Cargotecture – Why chose shipping containers for architecture?
In the quest towards sustainable architecture and green building design, shipping containers are becoming the next big choice. The idea of using shipping containers for architecture, popularly referred to as ‘Cargotecture’ has promise. They are available in plenty and are littered across the globe on shipping docks and railway lines. In most instances, sending back containers is more expensive than buying new ones therefore presenting the opportunity to use them as building blocks.
Containers by nature are designed to be easy to transport and lift – a green flag for easy and quick building methods. They are built in modular sizes of 6 x 2.4 x 2.5m and 12 x 2.4 x 2.5m, making it easier to create spaces inside. Moreover, containers can take tonnes of vertical load – ideal for any kind of function. The boxes can also be stacked to create more floors, thus also allowing easy future expansion. Cargotecture thus becomes especially useful in situations where fast construction is required, for eg. in rehabilitation spaces, disaster struck places or social housing. The reduction in waste of these giant metal boxes by ‘recycling’ them as living spaces is another step in the green direction.
LOT-EK, a New York based design firm who has experimented a lot with Cargotecture serve a good example to study the potential of the material. They’ve designed a residence in New York using 21 containers in a 25×100 plot. The Carroll House goes against the conventional new York single house typology of one structure with a backyard by cutting the containers diagonally, creating an open space at every level. High cube containers (40 x 8 x 9.5 ft) are stacked in rows and columns to create levels. These are punctuated with spillover deck areas. Painted rustic brown, the interior design also follows a more industrial vibe with corrugated walls and thin fixed glass windows.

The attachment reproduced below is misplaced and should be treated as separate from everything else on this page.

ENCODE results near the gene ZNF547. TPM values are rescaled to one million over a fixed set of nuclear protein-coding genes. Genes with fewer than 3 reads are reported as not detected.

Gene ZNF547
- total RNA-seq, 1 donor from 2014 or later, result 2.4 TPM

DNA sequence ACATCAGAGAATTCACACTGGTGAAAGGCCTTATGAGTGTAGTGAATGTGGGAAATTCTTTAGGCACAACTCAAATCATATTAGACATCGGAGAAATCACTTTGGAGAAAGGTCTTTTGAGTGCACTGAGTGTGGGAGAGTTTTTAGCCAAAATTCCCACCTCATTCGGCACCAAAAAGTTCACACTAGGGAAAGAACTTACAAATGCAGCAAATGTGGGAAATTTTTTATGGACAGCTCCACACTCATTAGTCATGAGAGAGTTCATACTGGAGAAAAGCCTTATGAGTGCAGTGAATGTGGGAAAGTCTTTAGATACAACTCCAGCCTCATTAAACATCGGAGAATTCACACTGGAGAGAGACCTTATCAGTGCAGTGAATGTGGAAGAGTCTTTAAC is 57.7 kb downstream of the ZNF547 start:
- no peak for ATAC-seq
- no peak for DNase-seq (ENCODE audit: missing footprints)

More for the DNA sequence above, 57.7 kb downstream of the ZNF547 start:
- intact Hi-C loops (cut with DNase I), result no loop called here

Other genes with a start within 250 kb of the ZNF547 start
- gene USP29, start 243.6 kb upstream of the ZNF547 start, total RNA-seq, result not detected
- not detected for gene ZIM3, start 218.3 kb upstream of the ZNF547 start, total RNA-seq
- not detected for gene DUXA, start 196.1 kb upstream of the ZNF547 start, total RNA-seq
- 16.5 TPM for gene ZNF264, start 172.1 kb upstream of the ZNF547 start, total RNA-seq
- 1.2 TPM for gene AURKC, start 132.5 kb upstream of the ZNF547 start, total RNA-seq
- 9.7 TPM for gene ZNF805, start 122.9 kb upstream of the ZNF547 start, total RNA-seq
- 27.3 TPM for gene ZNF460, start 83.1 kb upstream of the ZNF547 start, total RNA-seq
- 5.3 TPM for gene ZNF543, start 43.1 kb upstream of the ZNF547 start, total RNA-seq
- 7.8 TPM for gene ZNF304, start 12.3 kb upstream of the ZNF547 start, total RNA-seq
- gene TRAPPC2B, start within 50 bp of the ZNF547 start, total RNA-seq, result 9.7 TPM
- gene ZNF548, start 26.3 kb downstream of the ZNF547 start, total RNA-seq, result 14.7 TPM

‘Sheltainer’ a social housing concept by UAE based architects Mouaz Abouzaid, Bassel Omara & Ahmed Hammad, makes another compelling case for Cargotecture. The housing project is envisioned in Cairo, Egypt for low income groups and student. This vibrant project reimagines shipping containers as living and shared spaces keeping refugees and homeless as the main stakeholders. With the modular advantage of containers, private house units are put together in clusters with semi open spaces in intervals. These community spaces are automatically generated with the variable stacking in the containers in the form of shaded spaces or decks.
The downside of using shipping containers for architecture is that in some cases they are still less green than conventional wood framing. The initial manufacture of a container itself, as well as its transportation and assembly uses considerable amount of energy. More is spent in making it habitable as they have to be thoroughly treated and cleaned to remove chemicals from its corrugated surfaces. These chemicals which are applied to the container for safe transportation of goods and merchandise can be harmful if inhaled regularly by humans. Even though fittings and fixtures like glass, wood flooring, lighting, electricity is easy to achieve inside of a shipping container, it comes at a certain cost and ecological footprint. The durability and strength of the box is high, however so is the temperature inside the metal box. It is important to create a good air conditioning system to make the space livable and thus containers might not be the best choice for hotter climate zones.
Tackling the over-population and resulting housing crisis in the world can be challenging. Cargotecture poses a possible if not perfect solution. It reduces overproduction and consequential waste and promotes recycling of ready made living niches. This can prove to be miracle solution for increasingly displaced populations especially in war struck countries, nations struggling with natural disasters because of climate change. Temporary architectural solutions for exhibitions, relief work or pop-up testing centres / clinics for the ongoing Corona pandemic can also be explored. In these scenarios, cargotecture also becomes a statement that we are not done inventing!
Jamila is one part artist, two parts foodie, and all parts traveler. She is a patron of good art and design and loves to immerse herself in books and music. Simplicity and minimalism is her motto as an architect. A writing enthusiast, she surrounds herself with all things creative. She actively shuns all “ists” and “isms” and firmly believes in a “no – label” world! She isn’t afraid to take risks, speak her mind, push forward and challenge preconceptions. She is currently pursuing Masters in Architecture at the University of Liechtenstein.